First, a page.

Meares succeeded in inflaming his nation and stimulating preparations for war which were not carried out because of the agreement signed at San Lorenzo el Real in [17]91 by their Excellencies Señor Conde de Florida Blanca and Fitzherbert, plenipotentiaries [ambassadors] of the two monarchies. The ministers agreed between themselves that the Spanish would make restitution to the British subjects for the portions of land which the latter complained had been taken from them at Nootka and Clayoquot during the month of April, 1789, and would compensate them for all losses which they said they had suffered.

To carry out this commission, the English government gave orders to Captain George Vancouver, who, a few months before, had left [London] in command of the frigate Discovery and brigantine Chatham. His purposes were to reconnoiter the Northwestern Coast of North America, examine the Strait of Juan de Fuca, and continue to survey the continent up to Cook Inlet in order to solve finally the problem of the passage to the Atlantic Ocean [that is, to confirm that Northwest Passage did not exist].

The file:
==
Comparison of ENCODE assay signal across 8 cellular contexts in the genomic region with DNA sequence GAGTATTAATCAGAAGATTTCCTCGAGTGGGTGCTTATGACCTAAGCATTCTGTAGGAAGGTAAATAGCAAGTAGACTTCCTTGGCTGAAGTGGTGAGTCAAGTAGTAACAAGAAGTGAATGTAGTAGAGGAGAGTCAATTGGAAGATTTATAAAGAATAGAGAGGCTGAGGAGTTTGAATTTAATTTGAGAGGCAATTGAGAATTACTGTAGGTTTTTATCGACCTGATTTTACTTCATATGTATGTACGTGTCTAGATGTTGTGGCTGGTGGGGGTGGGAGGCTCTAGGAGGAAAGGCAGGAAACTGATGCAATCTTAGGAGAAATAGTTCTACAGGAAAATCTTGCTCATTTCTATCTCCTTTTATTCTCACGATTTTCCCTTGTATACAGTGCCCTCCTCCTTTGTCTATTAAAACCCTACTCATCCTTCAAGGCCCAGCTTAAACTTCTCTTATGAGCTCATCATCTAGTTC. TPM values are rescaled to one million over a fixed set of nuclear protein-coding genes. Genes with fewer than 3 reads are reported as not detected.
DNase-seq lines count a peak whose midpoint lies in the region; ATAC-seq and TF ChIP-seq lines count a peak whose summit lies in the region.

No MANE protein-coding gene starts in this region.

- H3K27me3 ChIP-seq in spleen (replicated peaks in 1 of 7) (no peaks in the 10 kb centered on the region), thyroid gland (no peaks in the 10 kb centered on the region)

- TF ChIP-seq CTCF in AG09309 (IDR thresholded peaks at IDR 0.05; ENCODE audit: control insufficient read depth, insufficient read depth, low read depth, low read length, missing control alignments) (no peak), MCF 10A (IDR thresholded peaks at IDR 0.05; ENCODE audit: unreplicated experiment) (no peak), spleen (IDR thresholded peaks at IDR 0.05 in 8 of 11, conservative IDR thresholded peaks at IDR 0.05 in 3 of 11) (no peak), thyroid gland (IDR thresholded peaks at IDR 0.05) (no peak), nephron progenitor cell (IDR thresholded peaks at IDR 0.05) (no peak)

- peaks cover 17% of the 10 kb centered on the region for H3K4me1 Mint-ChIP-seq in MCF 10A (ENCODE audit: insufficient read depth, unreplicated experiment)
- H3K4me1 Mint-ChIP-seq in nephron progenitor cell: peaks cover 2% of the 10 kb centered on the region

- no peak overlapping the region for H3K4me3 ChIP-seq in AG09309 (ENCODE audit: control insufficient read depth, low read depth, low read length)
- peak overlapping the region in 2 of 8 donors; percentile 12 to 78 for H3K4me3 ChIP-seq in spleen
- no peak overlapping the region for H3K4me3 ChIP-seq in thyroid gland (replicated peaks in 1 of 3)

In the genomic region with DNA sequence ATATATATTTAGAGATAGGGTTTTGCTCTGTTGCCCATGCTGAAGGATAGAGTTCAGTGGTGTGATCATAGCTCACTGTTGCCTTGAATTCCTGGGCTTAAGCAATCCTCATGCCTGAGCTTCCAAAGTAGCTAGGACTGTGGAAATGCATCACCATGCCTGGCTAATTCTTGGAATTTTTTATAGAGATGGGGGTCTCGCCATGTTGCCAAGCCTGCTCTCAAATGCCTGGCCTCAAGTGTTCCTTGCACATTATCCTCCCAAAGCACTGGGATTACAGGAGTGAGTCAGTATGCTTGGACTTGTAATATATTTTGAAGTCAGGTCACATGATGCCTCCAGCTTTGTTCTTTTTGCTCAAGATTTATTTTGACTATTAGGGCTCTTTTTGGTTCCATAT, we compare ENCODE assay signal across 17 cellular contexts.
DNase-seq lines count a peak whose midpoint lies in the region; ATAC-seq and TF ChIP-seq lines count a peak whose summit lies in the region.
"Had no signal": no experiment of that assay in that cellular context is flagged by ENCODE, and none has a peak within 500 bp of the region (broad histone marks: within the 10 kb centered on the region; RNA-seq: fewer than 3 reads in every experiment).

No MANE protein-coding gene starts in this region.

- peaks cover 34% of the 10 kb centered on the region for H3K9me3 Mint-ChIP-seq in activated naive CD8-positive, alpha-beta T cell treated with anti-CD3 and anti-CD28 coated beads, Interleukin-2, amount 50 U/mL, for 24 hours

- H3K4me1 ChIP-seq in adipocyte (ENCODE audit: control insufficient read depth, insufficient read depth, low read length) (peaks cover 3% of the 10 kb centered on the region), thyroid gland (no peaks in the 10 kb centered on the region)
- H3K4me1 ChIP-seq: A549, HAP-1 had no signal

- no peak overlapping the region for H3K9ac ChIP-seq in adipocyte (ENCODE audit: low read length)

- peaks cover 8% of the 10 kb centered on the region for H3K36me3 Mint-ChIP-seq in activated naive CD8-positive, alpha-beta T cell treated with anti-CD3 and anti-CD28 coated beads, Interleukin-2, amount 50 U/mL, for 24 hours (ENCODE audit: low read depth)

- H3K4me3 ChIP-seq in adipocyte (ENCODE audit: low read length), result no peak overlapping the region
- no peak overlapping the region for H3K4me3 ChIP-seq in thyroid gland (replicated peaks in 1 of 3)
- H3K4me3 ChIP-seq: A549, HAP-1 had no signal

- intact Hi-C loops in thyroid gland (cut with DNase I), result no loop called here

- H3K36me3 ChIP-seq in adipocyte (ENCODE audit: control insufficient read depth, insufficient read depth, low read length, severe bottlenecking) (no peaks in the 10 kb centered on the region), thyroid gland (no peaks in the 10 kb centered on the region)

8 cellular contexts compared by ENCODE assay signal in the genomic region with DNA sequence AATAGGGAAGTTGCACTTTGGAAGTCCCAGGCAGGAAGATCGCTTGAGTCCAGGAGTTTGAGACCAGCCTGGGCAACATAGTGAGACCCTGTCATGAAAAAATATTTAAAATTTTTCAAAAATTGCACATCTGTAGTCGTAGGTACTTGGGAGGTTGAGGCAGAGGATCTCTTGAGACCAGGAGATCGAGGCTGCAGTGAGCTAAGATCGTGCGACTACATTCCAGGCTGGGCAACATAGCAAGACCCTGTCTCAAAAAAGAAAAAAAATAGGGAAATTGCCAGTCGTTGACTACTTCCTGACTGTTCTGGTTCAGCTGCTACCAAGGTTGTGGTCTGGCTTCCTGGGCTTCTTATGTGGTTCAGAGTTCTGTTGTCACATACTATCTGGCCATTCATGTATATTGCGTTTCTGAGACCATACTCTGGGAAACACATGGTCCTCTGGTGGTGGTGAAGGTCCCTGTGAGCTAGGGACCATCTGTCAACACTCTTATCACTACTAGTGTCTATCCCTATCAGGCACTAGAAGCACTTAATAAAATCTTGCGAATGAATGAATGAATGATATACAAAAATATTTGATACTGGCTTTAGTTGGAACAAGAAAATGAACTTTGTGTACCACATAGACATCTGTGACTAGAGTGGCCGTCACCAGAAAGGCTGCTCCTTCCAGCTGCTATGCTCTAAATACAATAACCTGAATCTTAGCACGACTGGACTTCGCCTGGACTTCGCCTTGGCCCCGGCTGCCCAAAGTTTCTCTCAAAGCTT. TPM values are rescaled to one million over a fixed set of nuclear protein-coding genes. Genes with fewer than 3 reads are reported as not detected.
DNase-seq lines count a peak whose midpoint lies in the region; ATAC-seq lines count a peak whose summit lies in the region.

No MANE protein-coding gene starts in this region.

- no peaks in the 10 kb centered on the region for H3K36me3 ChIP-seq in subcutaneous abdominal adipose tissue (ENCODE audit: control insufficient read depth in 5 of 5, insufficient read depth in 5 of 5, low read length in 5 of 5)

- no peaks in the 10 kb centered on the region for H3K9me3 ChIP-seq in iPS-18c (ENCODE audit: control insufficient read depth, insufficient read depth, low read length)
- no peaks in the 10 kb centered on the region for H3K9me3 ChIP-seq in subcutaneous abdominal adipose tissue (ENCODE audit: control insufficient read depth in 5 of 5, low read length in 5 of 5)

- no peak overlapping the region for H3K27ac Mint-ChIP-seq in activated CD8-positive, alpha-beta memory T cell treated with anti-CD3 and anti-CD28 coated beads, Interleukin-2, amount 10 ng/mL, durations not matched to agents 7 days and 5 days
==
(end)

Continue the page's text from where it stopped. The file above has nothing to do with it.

On our part, Captain of the Royal Navy Don Juan Francisco de la Bodega y Quadra was commissioned to draw up, in [cooperation] with the English, a geographic chart [of the coast] from the aforementioned strait [Cook Inlet] to the Port of San Francisco of New California. To observe the various items that nature might present in these new discoveries, his Excellency, the Count of Revilla Gigedo, was pleased to confer upon me the honor of this [botanical] commission. . . . I was able to gather more than two hundred species of plants and various animals which I will add to the investigations of this kind on which I am now working.